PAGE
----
Tuning linux network stack - with examples - Part 2

net.core.rmem_default
net.core.rmem_max
net.ipv4.tcp_rmem
net.core.wmem_default
net.core.wmem_max
net.ipv4.tcp_wmem
sudo sysctl -w net.ipv4.tcp_window_scaling=1
sudo sysctl -p
sudo sysctl -w net.ipv4.tcp_window_scaling=0
sudo sysctl -p
sudo sysctl -w net.core.rmem_default="65535"
sudo sysctl -w net.core.wmem_default="65535"
sudo sysctl -w net.core.rmem_max="<BUFFER_SIZE>"
sudo sysctl -w net.core.wmem_max="<BUFFER_SIZE>"
sudo sysctl -w net.ipv4.tcp_rmem="4096 65535 <BUFFER_SIZE>"
sudo sysctl -w net.ipv4.tcp_wmem="4096 65535 <BUFFER_SIZE>"
sudo sysctl -p
BDP (bits) = bandwidth (bits/second) * latency (seconds)
$ sysctl net.ipv4.tcp_mem
net.ipv4.tcp_mem = 190791 254389 381582
$ getconf PAGESIZE
4096
$ cat /proc/net/sockstat
sockets: used 165
TCP: inuse 5 orphan 0 tw 0 alloc 6 mem 1054
UDP: inuse 3 mem 1
UDPLITE: inuse 0
RAW: inuse 0
FRAG: inuse 0 memory 0
  1. Server app is up and listening for incoming connections. Once connections are accepted - writing to established socket connections won’t start until second stage starts. Server app remains in this stage for the duration specified by conn_wait (default=15s)
  2. Server app starts writing (in parallel) to all established socket connections accepted in previous stage until write buffers are full. Server app remains in this stage for the duration specified by write_wait (default=15s)
  3. Server app remains idle in this stage and allows us to monitor overall system memory usage for TCP and per socket network buffer usage using other tools. Server app remains in this stage for the duration specified by close_wait (default=30s)
min: 4180 (0.004 mb)
max: 338736 (0.323 mb)
average: 105136.6496 (0.1 mb)
sum: 1051366496 (1002.661 mb)
25th percentile: 61768 (0.059 mb)
50th percentile: 95744 (0.091 mb)
75th percentile: 134256 (0.128 mb)
85th percentile: 168232 (0.16 mb)
95th percentile: 237832 (0.227 mb)
99th percentile: 333576 (0.318 mb)
min: 215004 (0.205 mb)
max: 338112 (0.322 mb)
average: 298133.2868 (0.284 mb)
sum: 2981332868 (2843.221 mb)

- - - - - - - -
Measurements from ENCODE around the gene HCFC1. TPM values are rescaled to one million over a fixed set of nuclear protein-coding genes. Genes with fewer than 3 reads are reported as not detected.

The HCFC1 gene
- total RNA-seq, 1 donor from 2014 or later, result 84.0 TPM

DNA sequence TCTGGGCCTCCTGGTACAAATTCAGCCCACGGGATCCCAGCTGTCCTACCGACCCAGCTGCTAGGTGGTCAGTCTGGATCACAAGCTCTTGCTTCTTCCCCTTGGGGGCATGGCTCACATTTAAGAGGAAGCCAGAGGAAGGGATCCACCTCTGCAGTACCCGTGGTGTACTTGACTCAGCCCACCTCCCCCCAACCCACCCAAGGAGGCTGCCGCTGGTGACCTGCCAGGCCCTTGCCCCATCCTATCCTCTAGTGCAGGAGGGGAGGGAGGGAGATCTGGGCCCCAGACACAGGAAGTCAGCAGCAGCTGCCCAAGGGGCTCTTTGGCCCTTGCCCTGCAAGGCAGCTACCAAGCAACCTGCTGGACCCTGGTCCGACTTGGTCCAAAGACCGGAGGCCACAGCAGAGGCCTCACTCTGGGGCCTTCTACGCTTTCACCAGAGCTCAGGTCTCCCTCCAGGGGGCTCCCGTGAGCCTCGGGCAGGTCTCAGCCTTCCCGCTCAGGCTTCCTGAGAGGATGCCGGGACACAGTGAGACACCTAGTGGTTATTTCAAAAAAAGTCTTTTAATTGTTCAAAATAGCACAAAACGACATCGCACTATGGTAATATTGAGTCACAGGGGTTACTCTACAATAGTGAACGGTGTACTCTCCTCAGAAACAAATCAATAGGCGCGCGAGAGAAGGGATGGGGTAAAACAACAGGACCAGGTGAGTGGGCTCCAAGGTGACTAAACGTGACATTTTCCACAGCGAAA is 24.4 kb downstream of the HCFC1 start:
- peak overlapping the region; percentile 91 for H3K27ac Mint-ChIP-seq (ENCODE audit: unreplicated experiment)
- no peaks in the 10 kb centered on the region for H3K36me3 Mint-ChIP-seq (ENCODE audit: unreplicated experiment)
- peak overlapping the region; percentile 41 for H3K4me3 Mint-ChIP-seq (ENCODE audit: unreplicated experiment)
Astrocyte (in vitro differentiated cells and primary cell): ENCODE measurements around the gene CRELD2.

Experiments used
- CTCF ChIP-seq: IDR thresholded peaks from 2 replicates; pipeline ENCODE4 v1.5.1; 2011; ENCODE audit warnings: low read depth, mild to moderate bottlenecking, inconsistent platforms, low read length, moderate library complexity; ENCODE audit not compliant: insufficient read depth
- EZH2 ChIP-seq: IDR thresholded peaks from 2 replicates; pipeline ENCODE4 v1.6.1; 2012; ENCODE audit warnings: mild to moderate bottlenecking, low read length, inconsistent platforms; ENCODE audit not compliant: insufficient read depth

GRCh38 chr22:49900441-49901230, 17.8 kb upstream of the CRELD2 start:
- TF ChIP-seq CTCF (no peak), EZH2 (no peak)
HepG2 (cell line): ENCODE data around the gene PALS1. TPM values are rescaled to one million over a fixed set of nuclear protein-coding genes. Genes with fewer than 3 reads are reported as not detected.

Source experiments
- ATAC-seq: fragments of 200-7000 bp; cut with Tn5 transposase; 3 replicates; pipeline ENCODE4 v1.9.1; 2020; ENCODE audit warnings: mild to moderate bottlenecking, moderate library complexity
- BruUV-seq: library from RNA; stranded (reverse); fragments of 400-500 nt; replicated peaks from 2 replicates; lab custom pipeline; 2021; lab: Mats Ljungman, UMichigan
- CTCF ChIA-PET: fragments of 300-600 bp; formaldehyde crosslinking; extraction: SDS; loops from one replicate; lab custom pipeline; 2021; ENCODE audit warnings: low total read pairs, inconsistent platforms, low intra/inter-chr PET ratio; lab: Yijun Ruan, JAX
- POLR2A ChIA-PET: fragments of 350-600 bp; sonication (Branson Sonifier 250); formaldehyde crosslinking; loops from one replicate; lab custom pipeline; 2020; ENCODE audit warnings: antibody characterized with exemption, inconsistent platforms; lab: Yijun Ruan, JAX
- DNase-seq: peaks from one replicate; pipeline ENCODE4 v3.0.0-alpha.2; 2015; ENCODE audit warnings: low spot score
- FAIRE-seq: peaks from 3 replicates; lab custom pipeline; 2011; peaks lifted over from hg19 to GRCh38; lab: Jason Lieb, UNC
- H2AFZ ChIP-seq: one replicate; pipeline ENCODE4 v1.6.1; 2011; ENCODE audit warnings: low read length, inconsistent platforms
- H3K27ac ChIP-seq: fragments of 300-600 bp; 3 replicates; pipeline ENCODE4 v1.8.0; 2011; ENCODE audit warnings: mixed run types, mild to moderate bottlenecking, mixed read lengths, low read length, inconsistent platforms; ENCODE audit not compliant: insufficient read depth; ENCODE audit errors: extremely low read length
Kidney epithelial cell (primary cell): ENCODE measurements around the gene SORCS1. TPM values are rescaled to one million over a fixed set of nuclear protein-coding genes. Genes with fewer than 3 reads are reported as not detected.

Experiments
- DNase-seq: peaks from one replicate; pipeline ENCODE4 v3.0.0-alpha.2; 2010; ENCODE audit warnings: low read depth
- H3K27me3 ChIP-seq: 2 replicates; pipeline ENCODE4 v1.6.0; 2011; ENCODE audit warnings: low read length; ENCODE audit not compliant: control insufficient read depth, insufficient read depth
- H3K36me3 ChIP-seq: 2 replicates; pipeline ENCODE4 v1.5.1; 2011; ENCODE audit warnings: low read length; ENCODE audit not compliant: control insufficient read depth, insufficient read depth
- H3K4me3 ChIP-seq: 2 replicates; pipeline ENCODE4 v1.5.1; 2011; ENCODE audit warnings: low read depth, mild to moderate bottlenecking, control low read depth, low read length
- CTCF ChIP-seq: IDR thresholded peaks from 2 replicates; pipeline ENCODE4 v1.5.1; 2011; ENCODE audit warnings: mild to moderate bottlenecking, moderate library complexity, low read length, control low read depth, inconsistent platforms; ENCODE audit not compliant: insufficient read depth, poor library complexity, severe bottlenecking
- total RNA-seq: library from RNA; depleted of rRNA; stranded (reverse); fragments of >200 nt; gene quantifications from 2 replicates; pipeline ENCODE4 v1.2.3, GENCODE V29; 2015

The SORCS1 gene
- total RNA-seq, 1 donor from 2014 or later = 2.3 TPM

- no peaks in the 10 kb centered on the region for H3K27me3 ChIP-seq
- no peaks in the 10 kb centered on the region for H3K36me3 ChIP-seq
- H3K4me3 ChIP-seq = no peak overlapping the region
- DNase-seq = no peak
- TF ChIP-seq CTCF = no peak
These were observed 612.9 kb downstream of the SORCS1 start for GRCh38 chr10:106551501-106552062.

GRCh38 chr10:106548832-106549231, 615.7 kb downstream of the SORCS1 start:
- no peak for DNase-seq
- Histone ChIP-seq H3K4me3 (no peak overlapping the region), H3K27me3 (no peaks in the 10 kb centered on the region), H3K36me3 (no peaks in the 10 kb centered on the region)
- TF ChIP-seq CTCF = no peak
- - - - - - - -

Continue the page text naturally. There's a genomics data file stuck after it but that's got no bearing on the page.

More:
25th percentile: 236184 (0.225 mb)
50th percentile: 321748 (0.307 mb)
75th percentile: 333576 (0.318 mb)
85th percentile: 335256 (0.32 mb)
95th percentile: 335256 (0.32 mb)
99th percentile: 338112 (0.322 mb)
  • When considering public facing servers and having clients with varying amount of latencies and bandwidths — there are no fixed values available to calculate optimal BDP and usually medium sized buffers like 2-8 MB could be appropriate depending on available system memory and expected concurrent clients. Other network monitoring tools can be used further to measure latency statistics of the connected clients and based on that buffer sizes can be adjusted over time
  • If packet loss is frequent in the network than buffer sizes can be kept lower to avoid frequent cycles of re-transmission for the lost packets
  • If we are considering server-to-server communications and bandwidth is high and so is latency, we can use large sized buffers of 12-32 MB or more (depending on usecase). Doing that could result in higher memory usage for the TCP buffers and upper bounds for overall TCP memory usage should be tuned properly so that if other memory intensive applications are running in the same host then they get enough memory without crashing
  • When clients and servers are part of the same network or having latency lower than 2-6 ms then TCP buffer sizes can be kept very low (i.e. less than 200K). Depending on usecase - window scaling can also be disabled and max buffer sizes can be kept to 64K without losing any network throughput. This minimizes TCP buffer memory utilization overheads and available system memory can be utilized for other purposes

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Parth Mistry

Parth Mistry

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Enterprise Application and BigData engineering enthusiast. Interested in highly efficient low-cost app design and development with Java/Scala and Rust 🦀